International migration policies and data

CEB–OECD high-level seminar - The refugee crisis: challenges and responses for social investment


Location: 17 May 2016 at the CEB’s premises, in Paris.

Hosting communities are facing a range of challenges in responding to the current humanitarian crisis and have different histories with respect to asylum-seekers and refugees. Some have a long tradition of hosting large numbers of asylum-seekers and refugees, and have, over many years, developed integrated systems to provide support to them. While these communities are certainly better placed to manage the required response, they are still experiencing difficulties in adapting and scaling up their social infrastructure (housing, health, education, etc.) to respond to the increased demands. The visible pressures that the established social infrastructure systems and associated programmes are enduring reveal their weaknesses and shortcomings.

The CEB works in most of the main European receiving countries, which are also OECD members, as well as in other transit countries. The resulting different perspectives regarding challenges and policy responses were discussed at the seminar, with a view to coming forward with priority actions at regional and local level. This seminar was also a welcome opportunity to explore and further develop synergies between the two organising institutions (CEB and OECD).




Social investment is crucial to respond to the needs of asylum seekers and refugees who have already arrived, but also necessary to be better prepared for future inflows. Social housing, education (including vocational training), health and employment support are all intertwined and must be addressed through a holistic approach, which also requires better communication and co-ordination among all actors involved. Participants highlighted the importance of strengthening the co-operation and financial burden sharing between different government levels and to support municipal actors, who often have the main responsibility to provide housing and broader social integration services. Furthermore, in order to be effective, social investment programmes need to include social partners, employers and civil society initiatives, garner political support and be tailored to each specific context.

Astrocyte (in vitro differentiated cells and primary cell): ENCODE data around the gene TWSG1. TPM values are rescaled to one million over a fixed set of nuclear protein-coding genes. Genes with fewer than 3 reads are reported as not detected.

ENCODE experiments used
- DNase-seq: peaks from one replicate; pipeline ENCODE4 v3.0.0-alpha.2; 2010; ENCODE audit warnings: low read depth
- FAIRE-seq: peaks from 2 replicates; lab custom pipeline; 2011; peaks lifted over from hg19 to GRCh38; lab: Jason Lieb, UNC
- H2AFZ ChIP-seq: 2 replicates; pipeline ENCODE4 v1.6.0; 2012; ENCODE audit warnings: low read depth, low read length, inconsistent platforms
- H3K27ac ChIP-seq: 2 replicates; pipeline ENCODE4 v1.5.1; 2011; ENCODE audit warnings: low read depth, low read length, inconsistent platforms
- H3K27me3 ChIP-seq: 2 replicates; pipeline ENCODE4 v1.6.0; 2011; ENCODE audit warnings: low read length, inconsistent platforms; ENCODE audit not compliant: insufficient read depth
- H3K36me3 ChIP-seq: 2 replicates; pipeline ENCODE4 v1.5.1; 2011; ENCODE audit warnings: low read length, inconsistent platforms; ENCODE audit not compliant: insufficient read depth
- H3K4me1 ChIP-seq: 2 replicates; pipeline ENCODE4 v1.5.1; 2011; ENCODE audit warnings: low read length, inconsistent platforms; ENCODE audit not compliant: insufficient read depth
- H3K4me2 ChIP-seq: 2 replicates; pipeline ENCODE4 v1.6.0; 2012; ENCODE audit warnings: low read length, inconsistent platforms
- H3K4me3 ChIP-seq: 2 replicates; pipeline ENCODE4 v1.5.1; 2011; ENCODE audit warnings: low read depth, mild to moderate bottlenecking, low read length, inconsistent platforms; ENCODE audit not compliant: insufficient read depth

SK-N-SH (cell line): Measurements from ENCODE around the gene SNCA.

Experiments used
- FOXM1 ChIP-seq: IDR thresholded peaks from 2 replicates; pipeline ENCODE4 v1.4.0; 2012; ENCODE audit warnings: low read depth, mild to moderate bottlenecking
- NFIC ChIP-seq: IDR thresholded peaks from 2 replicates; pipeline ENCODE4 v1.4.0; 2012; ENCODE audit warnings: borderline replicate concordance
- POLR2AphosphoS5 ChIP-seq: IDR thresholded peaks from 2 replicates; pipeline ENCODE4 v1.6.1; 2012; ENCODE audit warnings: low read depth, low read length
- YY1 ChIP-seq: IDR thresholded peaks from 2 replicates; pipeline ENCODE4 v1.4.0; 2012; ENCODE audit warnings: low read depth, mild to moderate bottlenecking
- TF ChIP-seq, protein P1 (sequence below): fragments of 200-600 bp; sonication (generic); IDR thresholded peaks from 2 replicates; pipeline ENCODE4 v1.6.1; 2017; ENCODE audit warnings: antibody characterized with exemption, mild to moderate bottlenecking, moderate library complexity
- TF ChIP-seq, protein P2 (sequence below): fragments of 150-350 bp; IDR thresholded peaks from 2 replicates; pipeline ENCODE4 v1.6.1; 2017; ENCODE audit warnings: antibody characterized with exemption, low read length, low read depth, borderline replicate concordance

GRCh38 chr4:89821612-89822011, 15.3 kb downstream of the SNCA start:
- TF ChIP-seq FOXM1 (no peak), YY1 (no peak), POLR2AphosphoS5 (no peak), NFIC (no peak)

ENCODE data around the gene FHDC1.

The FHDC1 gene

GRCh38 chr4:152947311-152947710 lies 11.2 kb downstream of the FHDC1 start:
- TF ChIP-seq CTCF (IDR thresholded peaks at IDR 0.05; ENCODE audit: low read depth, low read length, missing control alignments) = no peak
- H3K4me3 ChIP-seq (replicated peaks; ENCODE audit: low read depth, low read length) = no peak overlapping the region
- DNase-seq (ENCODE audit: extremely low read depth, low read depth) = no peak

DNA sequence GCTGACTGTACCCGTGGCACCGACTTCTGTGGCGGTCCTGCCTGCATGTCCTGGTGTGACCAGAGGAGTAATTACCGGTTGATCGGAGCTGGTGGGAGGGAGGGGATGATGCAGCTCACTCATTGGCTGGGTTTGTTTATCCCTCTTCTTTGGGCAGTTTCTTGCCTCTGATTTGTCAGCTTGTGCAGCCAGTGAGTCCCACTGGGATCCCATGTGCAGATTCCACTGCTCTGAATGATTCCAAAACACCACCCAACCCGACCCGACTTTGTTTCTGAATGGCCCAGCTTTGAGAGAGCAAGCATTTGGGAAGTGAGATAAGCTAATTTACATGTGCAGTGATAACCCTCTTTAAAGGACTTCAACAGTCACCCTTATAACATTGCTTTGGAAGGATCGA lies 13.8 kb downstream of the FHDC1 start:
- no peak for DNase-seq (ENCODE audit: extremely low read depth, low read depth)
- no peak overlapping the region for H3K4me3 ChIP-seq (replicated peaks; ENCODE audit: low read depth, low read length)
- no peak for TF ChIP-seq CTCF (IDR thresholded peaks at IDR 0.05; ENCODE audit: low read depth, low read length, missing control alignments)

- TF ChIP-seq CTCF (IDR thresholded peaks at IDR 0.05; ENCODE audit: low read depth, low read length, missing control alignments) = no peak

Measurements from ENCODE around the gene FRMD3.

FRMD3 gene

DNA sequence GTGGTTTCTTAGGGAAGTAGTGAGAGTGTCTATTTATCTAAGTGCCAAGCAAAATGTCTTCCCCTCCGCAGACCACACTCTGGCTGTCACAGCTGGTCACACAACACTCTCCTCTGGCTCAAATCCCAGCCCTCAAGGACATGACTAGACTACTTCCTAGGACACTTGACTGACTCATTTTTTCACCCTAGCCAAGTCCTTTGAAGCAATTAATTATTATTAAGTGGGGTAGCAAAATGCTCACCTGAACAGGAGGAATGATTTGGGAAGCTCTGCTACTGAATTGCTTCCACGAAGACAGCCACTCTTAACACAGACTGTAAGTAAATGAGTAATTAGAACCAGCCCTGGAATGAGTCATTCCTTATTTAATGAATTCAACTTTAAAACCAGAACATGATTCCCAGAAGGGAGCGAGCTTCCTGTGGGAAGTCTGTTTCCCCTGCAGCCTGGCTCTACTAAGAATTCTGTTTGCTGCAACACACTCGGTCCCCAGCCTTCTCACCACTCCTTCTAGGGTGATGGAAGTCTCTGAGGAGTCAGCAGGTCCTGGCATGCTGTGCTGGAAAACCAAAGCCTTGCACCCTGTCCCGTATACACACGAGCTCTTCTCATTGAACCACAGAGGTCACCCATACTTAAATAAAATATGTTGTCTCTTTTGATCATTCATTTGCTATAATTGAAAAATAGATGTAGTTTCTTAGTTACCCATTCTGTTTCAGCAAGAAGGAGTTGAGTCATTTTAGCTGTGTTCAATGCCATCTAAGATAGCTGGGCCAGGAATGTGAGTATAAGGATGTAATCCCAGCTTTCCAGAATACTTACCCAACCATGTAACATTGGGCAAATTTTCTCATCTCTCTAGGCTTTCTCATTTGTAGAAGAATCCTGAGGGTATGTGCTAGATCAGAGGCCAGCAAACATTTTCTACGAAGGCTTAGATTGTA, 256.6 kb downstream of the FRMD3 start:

Participants underlined the difficulties of providing accommodation and social housing, which in many countries was already scarce before the crisis. Moreover, social housing programmes should avoid placing asylum seekers and refugees in areas where shares of foreign-born are already high, as residential segregation can impede integration and influence public opinion negatively. For their part, skills recognition should be processed as swiftly as possible and vocational training programmes be conceived accordingly to facilitate access to the labour market, which is an overriding priority.

The question of how to ensure the support of mainstream society members featured prominently in the discussion. Social tensions can be reduced by creating more opportunities for interaction in daily life (e.g. at work, school or through associations). Clearly communicating to public opinions that there is no “competition” between refugees, disfavoured native-born and all other low-income families in access to social services, especially social housing, can help. Indeed, the refugee crisis may be an occasion to revive social investment for the benefit of all vulnerable population groups.



For further information, see also the The Council of Europe Development Bank (CEB) webpage.


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